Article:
Starting this year, third-, fifth- and eighth-graders who fail the required portions of Georgia's Criterion-Referenced Competency Tests will no longer be going to summer school for remediation, the school board voted Tuesday night.
Instead, these pupils will get the needed remediation immediately after the school learns the results of the CRCT in the spring. They will then take the CRCT retest at the end of May, a week after school ends.
"The big thing is the kids are there," Executive Director for Middle Schools Virginia Bradshaw said of the new remediation schedule.
Typically, many of the pupils in need of remediation don't attend summer school, Dr. Bradshaw said. By offering the remediation as part of the regular school year, parents won't need to arrange special transportation and more pupils will receive the additional instruction.
The new approach also has the benefit of keeping children at their regular schools, she said. During summer school, children are clumped together by clusters of schools and they are taught by summer school teachers, not necessarily the teachers who have worked with them for 180 days during the year.
The academic material will also be fresh in the minds of the pupils with the new schedule, Director of Student Services Carol Rountree said.
"The state offered that as an option, and I think a lot of districts are going for that," Dr. Rountree said.
The Georgia Department of Education moved up the window for CRCT retesting this year, spokesman Dana Tofig said. This change allows school systems the flexibility to retest pupils before school lets out for the summer.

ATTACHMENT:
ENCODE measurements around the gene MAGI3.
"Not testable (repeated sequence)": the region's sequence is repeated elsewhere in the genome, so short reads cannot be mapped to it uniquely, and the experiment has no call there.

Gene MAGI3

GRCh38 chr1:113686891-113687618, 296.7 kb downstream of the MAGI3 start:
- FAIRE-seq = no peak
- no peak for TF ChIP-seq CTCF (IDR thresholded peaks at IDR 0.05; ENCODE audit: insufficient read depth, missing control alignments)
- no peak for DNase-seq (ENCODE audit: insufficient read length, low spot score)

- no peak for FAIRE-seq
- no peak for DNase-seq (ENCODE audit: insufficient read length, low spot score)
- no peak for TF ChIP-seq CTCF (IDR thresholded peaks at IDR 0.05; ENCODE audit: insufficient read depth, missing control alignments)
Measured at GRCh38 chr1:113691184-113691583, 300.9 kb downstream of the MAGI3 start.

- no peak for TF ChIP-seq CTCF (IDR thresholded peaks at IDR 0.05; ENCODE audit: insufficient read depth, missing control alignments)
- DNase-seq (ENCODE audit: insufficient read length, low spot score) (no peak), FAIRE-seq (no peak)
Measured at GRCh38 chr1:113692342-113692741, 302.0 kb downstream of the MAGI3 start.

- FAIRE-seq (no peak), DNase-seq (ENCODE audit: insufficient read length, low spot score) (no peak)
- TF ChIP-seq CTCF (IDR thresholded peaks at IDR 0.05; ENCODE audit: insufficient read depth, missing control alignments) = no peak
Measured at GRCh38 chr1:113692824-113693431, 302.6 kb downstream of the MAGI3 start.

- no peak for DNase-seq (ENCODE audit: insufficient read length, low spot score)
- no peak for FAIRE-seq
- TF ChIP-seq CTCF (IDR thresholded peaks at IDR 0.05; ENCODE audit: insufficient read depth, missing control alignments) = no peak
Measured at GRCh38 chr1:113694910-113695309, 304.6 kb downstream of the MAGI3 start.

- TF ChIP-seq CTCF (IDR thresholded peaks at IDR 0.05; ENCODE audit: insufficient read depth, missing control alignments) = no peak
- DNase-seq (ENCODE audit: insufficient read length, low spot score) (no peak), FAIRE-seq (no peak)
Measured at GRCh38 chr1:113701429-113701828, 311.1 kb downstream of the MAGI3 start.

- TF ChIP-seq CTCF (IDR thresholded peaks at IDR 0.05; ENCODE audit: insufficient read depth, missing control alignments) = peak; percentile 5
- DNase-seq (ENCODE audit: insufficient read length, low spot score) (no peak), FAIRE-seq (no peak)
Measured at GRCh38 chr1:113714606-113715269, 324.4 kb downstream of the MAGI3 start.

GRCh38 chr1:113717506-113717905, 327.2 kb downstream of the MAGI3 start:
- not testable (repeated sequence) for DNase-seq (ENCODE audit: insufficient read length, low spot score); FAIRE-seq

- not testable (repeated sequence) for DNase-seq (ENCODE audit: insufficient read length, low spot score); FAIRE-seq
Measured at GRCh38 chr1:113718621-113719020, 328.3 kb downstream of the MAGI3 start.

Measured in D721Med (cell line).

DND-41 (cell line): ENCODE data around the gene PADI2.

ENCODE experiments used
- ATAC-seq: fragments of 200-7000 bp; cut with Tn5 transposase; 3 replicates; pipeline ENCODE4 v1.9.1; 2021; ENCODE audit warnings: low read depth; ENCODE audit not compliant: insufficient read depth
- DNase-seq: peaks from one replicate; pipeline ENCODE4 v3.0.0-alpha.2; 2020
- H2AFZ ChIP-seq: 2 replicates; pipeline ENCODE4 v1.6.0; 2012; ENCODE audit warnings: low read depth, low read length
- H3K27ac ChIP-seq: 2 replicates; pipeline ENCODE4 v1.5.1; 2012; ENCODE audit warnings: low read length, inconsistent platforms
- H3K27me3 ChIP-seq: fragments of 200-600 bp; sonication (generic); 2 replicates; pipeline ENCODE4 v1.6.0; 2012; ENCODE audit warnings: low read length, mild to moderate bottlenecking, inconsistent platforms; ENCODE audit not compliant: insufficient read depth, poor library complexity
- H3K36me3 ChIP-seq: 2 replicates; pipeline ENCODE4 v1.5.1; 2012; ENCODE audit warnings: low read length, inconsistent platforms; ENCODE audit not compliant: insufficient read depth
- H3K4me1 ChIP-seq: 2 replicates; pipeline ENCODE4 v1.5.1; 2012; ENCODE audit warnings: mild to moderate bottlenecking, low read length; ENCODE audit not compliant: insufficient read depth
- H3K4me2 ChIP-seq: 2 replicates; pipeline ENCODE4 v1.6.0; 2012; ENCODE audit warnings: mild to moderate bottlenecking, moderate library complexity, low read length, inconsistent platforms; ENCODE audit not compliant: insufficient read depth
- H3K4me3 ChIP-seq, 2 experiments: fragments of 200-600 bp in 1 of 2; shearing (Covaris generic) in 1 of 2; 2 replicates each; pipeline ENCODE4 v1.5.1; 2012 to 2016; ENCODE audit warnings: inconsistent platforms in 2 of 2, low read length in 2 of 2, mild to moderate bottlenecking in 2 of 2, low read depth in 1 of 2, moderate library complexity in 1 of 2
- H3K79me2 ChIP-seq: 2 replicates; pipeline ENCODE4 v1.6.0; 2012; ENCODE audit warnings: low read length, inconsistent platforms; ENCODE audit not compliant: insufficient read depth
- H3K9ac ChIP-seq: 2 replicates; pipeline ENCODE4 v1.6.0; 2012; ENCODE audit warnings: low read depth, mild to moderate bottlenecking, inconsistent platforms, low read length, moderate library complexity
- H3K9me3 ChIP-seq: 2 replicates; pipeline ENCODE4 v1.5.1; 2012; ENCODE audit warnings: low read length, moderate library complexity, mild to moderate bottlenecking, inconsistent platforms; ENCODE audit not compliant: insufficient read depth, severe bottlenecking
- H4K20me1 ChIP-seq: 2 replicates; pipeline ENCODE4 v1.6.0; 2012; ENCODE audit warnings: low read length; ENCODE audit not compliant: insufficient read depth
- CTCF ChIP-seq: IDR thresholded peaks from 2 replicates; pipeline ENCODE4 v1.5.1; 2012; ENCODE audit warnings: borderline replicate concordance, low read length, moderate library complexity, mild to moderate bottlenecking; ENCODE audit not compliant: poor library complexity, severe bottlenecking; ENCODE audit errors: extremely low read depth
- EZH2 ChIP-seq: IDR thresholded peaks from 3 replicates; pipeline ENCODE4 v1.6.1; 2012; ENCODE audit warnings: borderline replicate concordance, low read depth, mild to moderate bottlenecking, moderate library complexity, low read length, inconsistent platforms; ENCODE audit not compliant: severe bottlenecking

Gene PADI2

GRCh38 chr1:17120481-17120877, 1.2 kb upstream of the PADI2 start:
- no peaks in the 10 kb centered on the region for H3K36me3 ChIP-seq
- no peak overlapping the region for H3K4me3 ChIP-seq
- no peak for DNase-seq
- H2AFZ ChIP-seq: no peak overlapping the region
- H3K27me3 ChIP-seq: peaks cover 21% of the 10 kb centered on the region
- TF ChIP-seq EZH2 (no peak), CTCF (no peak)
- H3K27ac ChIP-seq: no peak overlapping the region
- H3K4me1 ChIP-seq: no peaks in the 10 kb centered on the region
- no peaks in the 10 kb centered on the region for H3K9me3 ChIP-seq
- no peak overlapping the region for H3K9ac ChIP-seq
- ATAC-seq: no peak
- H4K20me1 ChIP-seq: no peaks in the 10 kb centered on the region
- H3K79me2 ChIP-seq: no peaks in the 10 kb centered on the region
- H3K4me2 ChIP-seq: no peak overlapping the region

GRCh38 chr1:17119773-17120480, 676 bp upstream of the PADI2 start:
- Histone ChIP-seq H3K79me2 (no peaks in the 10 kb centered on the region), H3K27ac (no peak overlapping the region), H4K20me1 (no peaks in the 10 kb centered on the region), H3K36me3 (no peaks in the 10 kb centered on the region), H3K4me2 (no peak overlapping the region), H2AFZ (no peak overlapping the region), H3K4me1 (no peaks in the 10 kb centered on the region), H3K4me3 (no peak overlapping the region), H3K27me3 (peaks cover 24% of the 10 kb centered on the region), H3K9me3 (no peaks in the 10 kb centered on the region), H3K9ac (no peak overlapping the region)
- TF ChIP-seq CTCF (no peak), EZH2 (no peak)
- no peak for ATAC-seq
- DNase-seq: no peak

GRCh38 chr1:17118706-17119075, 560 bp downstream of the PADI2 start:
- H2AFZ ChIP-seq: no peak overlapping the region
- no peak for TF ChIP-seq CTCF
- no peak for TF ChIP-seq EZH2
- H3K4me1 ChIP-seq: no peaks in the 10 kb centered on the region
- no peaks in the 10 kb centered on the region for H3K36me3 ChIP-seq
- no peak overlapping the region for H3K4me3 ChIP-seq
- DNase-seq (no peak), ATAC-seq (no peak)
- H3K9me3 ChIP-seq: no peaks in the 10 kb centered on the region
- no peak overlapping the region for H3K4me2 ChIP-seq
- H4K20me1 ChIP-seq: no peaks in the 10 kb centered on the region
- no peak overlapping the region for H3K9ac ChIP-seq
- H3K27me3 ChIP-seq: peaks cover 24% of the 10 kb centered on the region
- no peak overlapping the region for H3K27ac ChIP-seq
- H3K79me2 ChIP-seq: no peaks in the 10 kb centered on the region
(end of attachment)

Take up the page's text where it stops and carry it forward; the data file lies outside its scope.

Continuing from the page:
In Georgia, children must pass the reading portion of the third-grade CRCT and the reading and math portions of the fifth- and eighth-grade CRCT in order to advance to the next grade.
Dr. Rountree said the changes with summer school give pupils added motivation to perform well during the school year to avoid being held back.
Pupils who pass the CRCT will begin work on the next grade, Dr. Bradshaw said.
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IN OTHER BUSINESS
The Richmond County school board approved:
- Selling the Martha Lester School to Augusta Capital Inc. for $241,000 and rejecting the bid by Augusta Wood Preserving Inc. to purchase the old Hornsby Elementary School for $200,000, which is $100,000 less than its appraised value
- Allowing Lake Forest Hills Elementary School to pursue the Primary Years Programme, the elementary school version of the International Baccalaureate Programme
- Establishing an Arts Infusion pilot program at Warren Road Elementary School
AWARD: Also at the meeting, Science Coordinator Stacey Mabray was surprised with the announcement that she was named the Robert Alexander Administrator of the Year by the Ruth Patrick Science Education Center at the University of South Carolina Aiken.